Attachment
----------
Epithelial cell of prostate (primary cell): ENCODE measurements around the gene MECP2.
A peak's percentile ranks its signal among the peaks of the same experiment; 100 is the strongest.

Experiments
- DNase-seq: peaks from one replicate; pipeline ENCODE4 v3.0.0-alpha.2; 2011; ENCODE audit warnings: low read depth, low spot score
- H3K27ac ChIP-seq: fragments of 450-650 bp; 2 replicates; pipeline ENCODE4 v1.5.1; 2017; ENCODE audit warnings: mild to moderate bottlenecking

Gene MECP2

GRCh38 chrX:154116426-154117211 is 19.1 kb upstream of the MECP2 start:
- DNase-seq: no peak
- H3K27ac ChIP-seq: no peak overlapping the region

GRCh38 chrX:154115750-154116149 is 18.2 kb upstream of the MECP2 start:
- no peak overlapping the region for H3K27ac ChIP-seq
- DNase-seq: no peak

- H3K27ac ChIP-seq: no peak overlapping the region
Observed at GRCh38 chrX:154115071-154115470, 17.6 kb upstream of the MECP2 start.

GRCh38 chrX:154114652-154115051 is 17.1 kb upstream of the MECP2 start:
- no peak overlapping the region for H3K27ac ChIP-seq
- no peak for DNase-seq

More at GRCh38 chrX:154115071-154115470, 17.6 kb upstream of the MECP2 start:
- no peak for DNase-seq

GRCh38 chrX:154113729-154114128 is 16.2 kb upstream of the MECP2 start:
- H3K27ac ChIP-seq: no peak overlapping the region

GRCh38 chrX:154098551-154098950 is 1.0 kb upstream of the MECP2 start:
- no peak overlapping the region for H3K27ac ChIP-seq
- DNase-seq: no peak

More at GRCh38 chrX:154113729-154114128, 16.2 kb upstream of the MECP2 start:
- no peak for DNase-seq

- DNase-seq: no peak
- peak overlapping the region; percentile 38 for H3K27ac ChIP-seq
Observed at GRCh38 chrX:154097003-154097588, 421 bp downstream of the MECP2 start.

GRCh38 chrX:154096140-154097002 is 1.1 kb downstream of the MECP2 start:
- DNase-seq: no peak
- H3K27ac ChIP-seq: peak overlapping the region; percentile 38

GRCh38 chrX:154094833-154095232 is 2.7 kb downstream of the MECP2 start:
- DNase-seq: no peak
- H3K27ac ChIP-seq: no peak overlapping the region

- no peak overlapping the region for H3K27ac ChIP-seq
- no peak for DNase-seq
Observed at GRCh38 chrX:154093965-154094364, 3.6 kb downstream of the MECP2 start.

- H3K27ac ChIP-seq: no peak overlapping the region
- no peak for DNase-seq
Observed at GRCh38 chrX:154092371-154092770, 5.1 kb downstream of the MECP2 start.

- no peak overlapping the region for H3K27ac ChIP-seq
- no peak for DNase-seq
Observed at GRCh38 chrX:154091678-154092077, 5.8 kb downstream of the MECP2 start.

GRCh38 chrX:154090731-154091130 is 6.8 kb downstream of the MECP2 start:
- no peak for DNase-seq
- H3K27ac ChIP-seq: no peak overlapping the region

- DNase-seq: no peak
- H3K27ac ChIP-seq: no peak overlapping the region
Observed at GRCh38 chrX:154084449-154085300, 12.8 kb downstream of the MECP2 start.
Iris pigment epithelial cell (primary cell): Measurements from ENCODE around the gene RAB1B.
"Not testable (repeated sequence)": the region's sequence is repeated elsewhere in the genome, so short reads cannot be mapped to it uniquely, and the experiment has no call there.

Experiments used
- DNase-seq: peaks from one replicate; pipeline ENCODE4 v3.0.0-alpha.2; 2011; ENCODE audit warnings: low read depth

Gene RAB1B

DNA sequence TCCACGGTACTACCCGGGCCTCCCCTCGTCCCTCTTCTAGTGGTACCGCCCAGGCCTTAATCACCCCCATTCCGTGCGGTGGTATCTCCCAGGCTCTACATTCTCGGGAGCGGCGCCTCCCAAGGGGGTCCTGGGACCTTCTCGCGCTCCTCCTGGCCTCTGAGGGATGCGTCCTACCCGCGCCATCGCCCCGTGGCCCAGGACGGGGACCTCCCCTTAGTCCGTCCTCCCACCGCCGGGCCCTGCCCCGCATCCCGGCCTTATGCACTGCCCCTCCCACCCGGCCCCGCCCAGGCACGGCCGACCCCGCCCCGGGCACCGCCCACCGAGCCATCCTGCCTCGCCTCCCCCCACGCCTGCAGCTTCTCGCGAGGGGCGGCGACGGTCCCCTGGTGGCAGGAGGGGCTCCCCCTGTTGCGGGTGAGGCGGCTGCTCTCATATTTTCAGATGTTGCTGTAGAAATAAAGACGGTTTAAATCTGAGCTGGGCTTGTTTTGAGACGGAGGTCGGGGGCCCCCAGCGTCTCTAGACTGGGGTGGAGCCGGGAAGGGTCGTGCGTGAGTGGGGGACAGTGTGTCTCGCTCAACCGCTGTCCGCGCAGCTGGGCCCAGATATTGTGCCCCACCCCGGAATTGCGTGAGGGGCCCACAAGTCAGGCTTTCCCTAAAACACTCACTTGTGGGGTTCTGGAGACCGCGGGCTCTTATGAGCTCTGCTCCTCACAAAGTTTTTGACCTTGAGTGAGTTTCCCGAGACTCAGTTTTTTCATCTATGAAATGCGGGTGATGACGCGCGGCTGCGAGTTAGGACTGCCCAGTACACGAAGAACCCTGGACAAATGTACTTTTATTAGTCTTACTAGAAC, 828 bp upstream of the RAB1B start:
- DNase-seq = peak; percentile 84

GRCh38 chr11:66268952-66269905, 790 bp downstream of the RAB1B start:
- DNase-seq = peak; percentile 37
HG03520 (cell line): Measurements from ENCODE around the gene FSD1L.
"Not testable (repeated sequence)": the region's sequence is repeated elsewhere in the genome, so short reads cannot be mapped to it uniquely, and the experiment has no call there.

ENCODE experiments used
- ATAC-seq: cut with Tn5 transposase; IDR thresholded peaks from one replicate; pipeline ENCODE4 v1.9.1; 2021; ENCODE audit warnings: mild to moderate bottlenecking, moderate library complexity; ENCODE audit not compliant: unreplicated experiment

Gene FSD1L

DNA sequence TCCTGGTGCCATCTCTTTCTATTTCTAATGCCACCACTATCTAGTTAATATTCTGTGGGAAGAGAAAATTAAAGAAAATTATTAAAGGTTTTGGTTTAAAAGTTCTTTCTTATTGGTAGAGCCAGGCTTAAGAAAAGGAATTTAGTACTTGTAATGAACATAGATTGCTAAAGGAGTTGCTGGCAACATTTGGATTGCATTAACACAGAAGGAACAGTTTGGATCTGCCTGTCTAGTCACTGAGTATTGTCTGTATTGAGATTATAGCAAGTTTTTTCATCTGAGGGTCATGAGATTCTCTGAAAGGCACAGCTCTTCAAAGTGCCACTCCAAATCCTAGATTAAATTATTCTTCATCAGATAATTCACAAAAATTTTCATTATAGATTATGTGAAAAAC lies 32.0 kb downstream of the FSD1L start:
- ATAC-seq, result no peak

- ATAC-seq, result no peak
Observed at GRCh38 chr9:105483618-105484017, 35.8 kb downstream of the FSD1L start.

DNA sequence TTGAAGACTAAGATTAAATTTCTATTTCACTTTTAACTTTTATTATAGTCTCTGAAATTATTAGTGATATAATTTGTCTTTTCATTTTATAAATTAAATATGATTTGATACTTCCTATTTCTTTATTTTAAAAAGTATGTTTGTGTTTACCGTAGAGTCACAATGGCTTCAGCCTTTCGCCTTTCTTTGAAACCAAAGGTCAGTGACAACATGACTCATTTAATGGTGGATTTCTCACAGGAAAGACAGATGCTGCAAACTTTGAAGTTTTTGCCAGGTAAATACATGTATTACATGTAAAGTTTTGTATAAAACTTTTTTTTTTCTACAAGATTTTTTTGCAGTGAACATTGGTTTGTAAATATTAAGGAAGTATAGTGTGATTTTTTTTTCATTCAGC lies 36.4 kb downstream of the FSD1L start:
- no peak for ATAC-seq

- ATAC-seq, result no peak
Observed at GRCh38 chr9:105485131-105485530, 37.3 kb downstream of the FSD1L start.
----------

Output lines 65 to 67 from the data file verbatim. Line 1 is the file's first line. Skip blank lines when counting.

DNA sequence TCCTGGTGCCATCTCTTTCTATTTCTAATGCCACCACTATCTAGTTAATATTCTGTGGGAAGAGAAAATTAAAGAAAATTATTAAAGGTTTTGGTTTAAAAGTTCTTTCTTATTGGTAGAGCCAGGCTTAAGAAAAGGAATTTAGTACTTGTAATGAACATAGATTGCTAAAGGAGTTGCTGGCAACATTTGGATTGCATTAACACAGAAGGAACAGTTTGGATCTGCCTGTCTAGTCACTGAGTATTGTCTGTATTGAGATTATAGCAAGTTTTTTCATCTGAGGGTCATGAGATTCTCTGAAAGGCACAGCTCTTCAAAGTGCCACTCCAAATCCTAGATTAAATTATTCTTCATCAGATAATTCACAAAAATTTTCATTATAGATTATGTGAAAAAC lies 32.0 kb downstream of the FSD1L start:
- ATAC-seq, result no peak

- ATAC-seq, result no peak